It is impossible to say how many times and in how many different ways the people who serve the Vodou spirits have to experience the impenetrability of the ground in New York City before they begin to feel that the spirits are starving, and they themselves are slowly being drained of life energy; in New york is it hard to keep believeing that “from up here to down there, in Ginen they hear,” when Ginen is so palpably inaccessible. (1999, 85)

The dilemma of “feeling rooted” then prompts a variety of practices that transpose Haiti in New York and other North American cities. One example is where a Priestess placed a tub to collect the water, rum, and perfume libations that were poured to the spirits. She then bottled the liquid in small containers, which practitioners took home to then spread the “bath” on their skin over three days, without washing, in order to absorb the liquid. The porousness of skin has replaced the absorbency of the earth. McCarthy Brown observes: “In theory, at least, one could feed [the spirits] as well through the skin as through the earth” (86).

Haitian Vodou, then, literally inhabits the earth, and this has cosmological, practical, and even national implications in the diaspora. Boutros is addressing the next step: from Africa to Haiti to North America to the virtual world. She states that as Vodou has become more publicly visible and acceptable, as well as its legal recognition in Haiti, has opened up the secretive and guarded religion to the public sphere (240). As non-Haitians become interested, their connection the earth in Haiti in then negotiated in various ways.

These individuals have no genealogical or geographic connection to Haiti, the cosmological center of Vodou, and they often “find” Vodou not initially through direct contact with Vodou practitioners, but through mediated representations that instigate a desire to seek out more information. (240)

When such individuals become interested in Vodou, it creates somewhat of a clash between those that view Vodou as inherently connected to Haiti, and newcomers without the genealogical or geographic connection. As Boutros quotes one online practitioner, commenting on non-Haitian practitioners:

I can’t argue that my experience of [Vodou is the same as] someone who grew up in a household where the spirits were served regularly. . . My problem with a lot of these sites . . . is that there is very little acknowledgement of that difference. Sometimes that difference can be opportune. I remember some of the things that I didn’t understand about the spirits, and that makes it easier for me to explain things to people like me: North American new-age-types who did not grow up in a culture that served the spirits. But it’s important to be honest about difference and ignorance. ( in Boutros 248)

The concerns over authenticity are then negotiated in two areas: first, in the connection to Haiti as the cosmological centre, and second in terms of how this connection is mediated via technology. This technology is developing its own notions of “space”:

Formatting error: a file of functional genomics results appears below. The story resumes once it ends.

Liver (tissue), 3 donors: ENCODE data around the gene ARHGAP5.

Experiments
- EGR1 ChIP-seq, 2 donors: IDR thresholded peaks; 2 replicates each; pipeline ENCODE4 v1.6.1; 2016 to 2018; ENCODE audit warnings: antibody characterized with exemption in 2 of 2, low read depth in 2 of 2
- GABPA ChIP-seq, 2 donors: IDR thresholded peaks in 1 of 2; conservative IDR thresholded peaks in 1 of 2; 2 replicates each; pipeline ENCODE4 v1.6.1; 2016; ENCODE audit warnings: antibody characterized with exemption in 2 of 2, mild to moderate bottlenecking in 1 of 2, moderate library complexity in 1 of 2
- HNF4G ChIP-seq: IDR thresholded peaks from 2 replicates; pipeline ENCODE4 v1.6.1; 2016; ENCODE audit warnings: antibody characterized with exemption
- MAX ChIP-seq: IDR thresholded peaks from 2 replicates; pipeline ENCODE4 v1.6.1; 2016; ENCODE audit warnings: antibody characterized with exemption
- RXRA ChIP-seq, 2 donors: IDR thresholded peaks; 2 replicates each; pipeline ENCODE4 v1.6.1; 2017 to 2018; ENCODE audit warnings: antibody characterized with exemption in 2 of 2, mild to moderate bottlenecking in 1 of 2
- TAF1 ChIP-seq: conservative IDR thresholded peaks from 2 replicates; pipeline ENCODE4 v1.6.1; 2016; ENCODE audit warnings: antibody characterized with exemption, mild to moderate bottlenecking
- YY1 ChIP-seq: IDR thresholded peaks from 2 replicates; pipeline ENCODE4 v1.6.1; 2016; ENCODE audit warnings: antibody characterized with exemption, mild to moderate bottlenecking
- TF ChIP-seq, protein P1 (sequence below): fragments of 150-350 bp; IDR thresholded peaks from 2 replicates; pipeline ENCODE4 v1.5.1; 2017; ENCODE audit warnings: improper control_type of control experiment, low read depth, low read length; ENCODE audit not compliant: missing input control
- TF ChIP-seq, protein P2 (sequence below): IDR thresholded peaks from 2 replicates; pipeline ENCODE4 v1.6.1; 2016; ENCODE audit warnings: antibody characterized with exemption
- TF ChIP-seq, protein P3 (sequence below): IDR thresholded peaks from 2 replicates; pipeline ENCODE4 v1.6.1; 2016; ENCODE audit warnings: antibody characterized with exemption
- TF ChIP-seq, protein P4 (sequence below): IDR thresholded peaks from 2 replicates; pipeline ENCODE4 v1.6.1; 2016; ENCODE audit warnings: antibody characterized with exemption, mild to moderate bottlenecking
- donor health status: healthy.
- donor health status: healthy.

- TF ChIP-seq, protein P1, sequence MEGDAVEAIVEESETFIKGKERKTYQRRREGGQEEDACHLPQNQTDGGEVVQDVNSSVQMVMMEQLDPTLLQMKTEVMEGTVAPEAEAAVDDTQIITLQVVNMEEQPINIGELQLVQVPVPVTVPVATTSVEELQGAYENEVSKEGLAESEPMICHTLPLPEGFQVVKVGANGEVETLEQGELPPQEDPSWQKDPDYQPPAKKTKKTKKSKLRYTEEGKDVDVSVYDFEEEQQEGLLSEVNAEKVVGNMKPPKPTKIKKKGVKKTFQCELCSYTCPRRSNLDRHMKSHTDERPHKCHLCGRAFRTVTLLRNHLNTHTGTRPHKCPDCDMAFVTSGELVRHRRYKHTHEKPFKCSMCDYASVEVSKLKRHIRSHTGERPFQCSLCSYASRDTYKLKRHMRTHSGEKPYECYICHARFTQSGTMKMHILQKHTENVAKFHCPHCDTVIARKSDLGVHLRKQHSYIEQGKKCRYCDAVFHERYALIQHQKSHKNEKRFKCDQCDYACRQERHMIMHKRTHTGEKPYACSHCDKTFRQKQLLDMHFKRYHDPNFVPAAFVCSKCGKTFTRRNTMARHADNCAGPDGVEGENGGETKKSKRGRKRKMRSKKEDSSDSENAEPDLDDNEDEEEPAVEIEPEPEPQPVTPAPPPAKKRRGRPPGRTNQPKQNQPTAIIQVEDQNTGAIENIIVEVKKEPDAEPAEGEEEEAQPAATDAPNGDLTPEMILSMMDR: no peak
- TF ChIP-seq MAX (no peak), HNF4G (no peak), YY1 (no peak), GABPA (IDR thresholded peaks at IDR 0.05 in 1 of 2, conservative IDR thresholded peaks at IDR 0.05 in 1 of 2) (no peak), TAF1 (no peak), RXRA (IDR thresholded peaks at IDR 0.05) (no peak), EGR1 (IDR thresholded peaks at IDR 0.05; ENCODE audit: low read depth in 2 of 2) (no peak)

Online religious practitioners often amend the term to talk about cyberrituals and cyberspiritualities, and more mundane concepts such as cybertalk and cybermalls pepper everyday speech. This vocabulary points to a hybridized conception of cyberspace as a terrain that blends the virtual and the actual, making durable links to tangible geographies and undercutting the notion that cyber-identities are free-floating entities with no connection to “real life.” (Boutros 2013, 249)

We may eventually view virtual spaces as benign to the religious experience, its integration into our everyday lives becoming so commonplace that it is no longer considered a threat to our perceived notions of “authenticity.” But as a new technology, is it yet another medium to navigate our religious experiences (such as texts, rituals, images, sounds, our own bodies, and other media). The experiential is always at the centre of how we self-define our religious notions, and virtual interaction is yet another way to mediate that experience: discuss, dissect, advise, consult, and promote our ideas.

[1] It is interesting to note that there is a significant amount of members of the Church of Satan who were also drawn to seek more information because of depictions of Satanism in the media, films, and heavy metal music. This differs somewhat from pre-Internet members, who sought information through occult bookstores and/or various New Age types of activities and groups, wherein pamphlets, leaflets, periodicals, newsletters, and bulletins produced by various Satanists for various purposes (magic, fiction writing, essays on Satanism, promoting a particular local cabal to national members, etc.). The difference is the initial level of commitment and certainly the ease of access. Some Satanists of the older generation lament that what they call First Phase Satanism (an overly enthusiastic and sometimes misguided interest in Satanism) is on the increase with virtual interaction, whereas before, it took a certain amount of genuine effort to actually write a letter, partake in a cabal, or attend an information session.

Boutros, Alexandra. 2013. “Virtual Vodou, Actual Practice: Transfiguring the Technological,” in Jeremy Stolow, ed. Deus in Machina: Religion, Technology, and the Things in Between. New York: Fordham Universty Press: 239-259.

Brown, Karen McCarthy. 1999. “Staying Grounded in a High-Rise Building: Ecological Dissonance and Ritual Accommodation in Haitian Vodou,” in Robert A. Orsi, ed. Gods of the City: Religion and the American Urban Landscape. Bloomington, IN: Indiana University Press: 79-102.